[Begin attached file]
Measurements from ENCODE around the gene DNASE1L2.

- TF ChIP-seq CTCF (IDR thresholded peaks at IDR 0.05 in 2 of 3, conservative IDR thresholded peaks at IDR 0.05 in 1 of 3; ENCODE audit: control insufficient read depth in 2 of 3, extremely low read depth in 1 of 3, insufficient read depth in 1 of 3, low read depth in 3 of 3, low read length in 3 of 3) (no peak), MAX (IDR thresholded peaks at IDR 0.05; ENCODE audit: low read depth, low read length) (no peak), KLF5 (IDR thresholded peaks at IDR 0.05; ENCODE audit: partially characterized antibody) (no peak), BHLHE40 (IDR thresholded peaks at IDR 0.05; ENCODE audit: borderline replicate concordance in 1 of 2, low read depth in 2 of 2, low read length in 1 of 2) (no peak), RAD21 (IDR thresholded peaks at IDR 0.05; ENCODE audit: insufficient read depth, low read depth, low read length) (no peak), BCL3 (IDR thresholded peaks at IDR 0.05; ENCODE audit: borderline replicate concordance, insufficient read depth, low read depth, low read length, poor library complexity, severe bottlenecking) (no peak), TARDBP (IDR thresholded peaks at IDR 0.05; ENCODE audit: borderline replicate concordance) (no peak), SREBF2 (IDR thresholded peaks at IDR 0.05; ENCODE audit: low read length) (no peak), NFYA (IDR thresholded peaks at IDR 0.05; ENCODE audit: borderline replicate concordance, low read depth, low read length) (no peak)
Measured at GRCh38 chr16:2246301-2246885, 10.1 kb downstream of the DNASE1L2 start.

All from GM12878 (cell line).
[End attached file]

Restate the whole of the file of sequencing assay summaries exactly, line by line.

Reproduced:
Measurements from ENCODE around the gene DNASE1L2.

- TF ChIP-seq CTCF (IDR thresholded peaks at IDR 0.05 in 2 of 3, conservative IDR thresholded peaks at IDR 0.05 in 1 of 3; ENCODE audit: control insufficient read depth in 2 of 3, extremely low read depth in 1 of 3, insufficient read depth in 1 of 3, low read depth in 3 of 3, low read length in 3 of 3) (no peak), MAX (IDR thresholded peaks at IDR 0.05; ENCODE audit: low read depth, low read length) (no peak), KLF5 (IDR thresholded peaks at IDR 0.05; ENCODE audit: partially characterized antibody) (no peak), BHLHE40 (IDR thresholded peaks at IDR 0.05; ENCODE audit: borderline replicate concordance in 1 of 2, low read depth in 2 of 2, low read length in 1 of 2) (no peak), RAD21 (IDR thresholded peaks at IDR 0.05; ENCODE audit: insufficient read depth, low read depth, low read length) (no peak), BCL3 (IDR thresholded peaks at IDR 0.05; ENCODE audit: borderline replicate concordance, insufficient read depth, low read depth, low read length, poor library complexity, severe bottlenecking) (no peak), TARDBP (IDR thresholded peaks at IDR 0.05; ENCODE audit: borderline replicate concordance) (no peak), SREBF2 (IDR thresholded peaks at IDR 0.05; ENCODE audit: low read length) (no peak), NFYA (IDR thresholded peaks at IDR 0.05; ENCODE audit: borderline replicate concordance, low read depth, low read length) (no peak)
Measured at GRCh38 chr16:2246301-2246885, 10.1 kb downstream of the DNASE1L2 start.

All from GM12878 (cell line).